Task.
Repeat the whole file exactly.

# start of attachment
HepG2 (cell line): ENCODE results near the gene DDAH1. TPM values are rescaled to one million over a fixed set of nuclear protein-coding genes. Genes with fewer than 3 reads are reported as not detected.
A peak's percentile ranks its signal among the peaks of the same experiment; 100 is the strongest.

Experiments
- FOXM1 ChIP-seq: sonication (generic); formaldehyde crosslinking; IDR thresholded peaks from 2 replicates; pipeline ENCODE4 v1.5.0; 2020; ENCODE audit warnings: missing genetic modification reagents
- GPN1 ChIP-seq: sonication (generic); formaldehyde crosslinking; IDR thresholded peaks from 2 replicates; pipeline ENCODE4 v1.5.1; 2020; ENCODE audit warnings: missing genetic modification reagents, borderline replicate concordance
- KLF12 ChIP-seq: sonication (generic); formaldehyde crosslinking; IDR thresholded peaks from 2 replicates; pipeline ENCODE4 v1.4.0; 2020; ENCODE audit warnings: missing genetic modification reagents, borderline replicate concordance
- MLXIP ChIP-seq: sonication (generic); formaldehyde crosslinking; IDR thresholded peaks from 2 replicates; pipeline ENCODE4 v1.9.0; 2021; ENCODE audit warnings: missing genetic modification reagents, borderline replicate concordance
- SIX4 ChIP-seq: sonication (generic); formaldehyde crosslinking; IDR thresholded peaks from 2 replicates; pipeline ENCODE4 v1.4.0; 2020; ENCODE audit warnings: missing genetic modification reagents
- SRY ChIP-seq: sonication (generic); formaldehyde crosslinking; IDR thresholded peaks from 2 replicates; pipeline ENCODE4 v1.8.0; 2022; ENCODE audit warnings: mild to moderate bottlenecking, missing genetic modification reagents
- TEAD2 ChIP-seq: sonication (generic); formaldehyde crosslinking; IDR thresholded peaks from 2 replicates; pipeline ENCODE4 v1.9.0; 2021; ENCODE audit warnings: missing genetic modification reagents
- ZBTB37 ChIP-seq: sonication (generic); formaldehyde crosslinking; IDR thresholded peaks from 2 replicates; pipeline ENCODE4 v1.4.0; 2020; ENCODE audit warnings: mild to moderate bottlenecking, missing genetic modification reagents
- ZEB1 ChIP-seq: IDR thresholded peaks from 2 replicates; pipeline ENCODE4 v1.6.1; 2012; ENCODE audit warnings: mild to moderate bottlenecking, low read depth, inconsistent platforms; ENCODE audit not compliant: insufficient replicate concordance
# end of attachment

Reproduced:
HepG2 (cell line): ENCODE results near the gene DDAH1. TPM values are rescaled to one million over a fixed set of nuclear protein-coding genes. Genes with fewer than 3 reads are reported as not detected.
A peak's percentile ranks its signal among the peaks of the same experiment; 100 is the strongest.

Experiments
- FOXM1 ChIP-seq: sonication (generic); formaldehyde crosslinking; IDR thresholded peaks from 2 replicates; pipeline ENCODE4 v1.5.0; 2020; ENCODE audit warnings: missing genetic modification reagents
- GPN1 ChIP-seq: sonication (generic); formaldehyde crosslinking; IDR thresholded peaks from 2 replicates; pipeline ENCODE4 v1.5.1; 2020; ENCODE audit warnings: missing genetic modification reagents, borderline replicate concordance
- KLF12 ChIP-seq: sonication (generic); formaldehyde crosslinking; IDR thresholded peaks from 2 replicates; pipeline ENCODE4 v1.4.0; 2020; ENCODE audit warnings: missing genetic modification reagents, borderline replicate concordance
- MLXIP ChIP-seq: sonication (generic); formaldehyde crosslinking; IDR thresholded peaks from 2 replicates; pipeline ENCODE4 v1.9.0; 2021; ENCODE audit warnings: missing genetic modification reagents, borderline replicate concordance
- SIX4 ChIP-seq: sonication (generic); formaldehyde crosslinking; IDR thresholded peaks from 2 replicates; pipeline ENCODE4 v1.4.0; 2020; ENCODE audit warnings: missing genetic modification reagents
- SRY ChIP-seq: sonication (generic); formaldehyde crosslinking; IDR thresholded peaks from 2 replicates; pipeline ENCODE4 v1.8.0; 2022; ENCODE audit warnings: mild to moderate bottlenecking, missing genetic modification reagents
- TEAD2 ChIP-seq: sonication (generic); formaldehyde crosslinking; IDR thresholded peaks from 2 replicates; pipeline ENCODE4 v1.9.0; 2021; ENCODE audit warnings: missing genetic modification reagents
- ZBTB37 ChIP-seq: sonication (generic); formaldehyde crosslinking; IDR thresholded peaks from 2 replicates; pipeline ENCODE4 v1.4.0; 2020; ENCODE audit warnings: mild to moderate bottlenecking, missing genetic modification reagents
- ZEB1 ChIP-seq: IDR thresholded peaks from 2 replicates; pipeline ENCODE4 v1.6.1; 2012; ENCODE audit warnings: mild to moderate bottlenecking, low read depth, inconsistent platforms; ENCODE audit not compliant: insufficient replicate concordance